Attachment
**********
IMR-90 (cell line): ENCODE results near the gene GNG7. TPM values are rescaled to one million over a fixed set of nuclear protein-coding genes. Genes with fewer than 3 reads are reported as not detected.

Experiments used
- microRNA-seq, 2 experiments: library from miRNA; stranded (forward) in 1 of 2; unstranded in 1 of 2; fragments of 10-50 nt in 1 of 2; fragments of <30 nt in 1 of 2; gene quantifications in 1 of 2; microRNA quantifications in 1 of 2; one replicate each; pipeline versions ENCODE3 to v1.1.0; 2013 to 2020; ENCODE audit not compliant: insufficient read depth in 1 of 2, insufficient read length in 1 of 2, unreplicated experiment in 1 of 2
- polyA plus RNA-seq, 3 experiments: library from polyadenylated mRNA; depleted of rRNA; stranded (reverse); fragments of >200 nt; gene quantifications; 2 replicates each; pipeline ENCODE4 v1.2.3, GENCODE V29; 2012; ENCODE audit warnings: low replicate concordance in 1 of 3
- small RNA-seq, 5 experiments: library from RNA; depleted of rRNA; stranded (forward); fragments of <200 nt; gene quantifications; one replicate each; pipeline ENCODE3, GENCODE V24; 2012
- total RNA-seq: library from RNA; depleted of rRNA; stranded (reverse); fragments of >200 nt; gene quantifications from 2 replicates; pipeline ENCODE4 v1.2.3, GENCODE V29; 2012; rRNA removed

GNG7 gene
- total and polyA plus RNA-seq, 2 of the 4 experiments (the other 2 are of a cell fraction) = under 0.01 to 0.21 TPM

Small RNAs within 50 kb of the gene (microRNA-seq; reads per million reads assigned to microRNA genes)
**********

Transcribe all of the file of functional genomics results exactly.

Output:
IMR-90 (cell line): ENCODE results near the gene GNG7. TPM values are rescaled to one million over a fixed set of nuclear protein-coding genes. Genes with fewer than 3 reads are reported as not detected.

Experiments used
- microRNA-seq, 2 experiments: library from miRNA; stranded (forward) in 1 of 2; unstranded in 1 of 2; fragments of 10-50 nt in 1 of 2; fragments of <30 nt in 1 of 2; gene quantifications in 1 of 2; microRNA quantifications in 1 of 2; one replicate each; pipeline versions ENCODE3 to v1.1.0; 2013 to 2020; ENCODE audit not compliant: insufficient read depth in 1 of 2, insufficient read length in 1 of 2, unreplicated experiment in 1 of 2
- polyA plus RNA-seq, 3 experiments: library from polyadenylated mRNA; depleted of rRNA; stranded (reverse); fragments of >200 nt; gene quantifications; 2 replicates each; pipeline ENCODE4 v1.2.3, GENCODE V29; 2012; ENCODE audit warnings: low replicate concordance in 1 of 3
- small RNA-seq, 5 experiments: library from RNA; depleted of rRNA; stranded (forward); fragments of <200 nt; gene quantifications; one replicate each; pipeline ENCODE3, GENCODE V24; 2012
- total RNA-seq: library from RNA; depleted of rRNA; stranded (reverse); fragments of >200 nt; gene quantifications from 2 replicates; pipeline ENCODE4 v1.2.3, GENCODE V29; 2012; rRNA removed

GNG7 gene
- total and polyA plus RNA-seq, 2 of the 4 experiments (the other 2 are of a cell fraction) = under 0.01 to 0.21 TPM

Small RNAs within 50 kb of the gene (microRNA-seq; reads per million reads assigned to microRNA genes)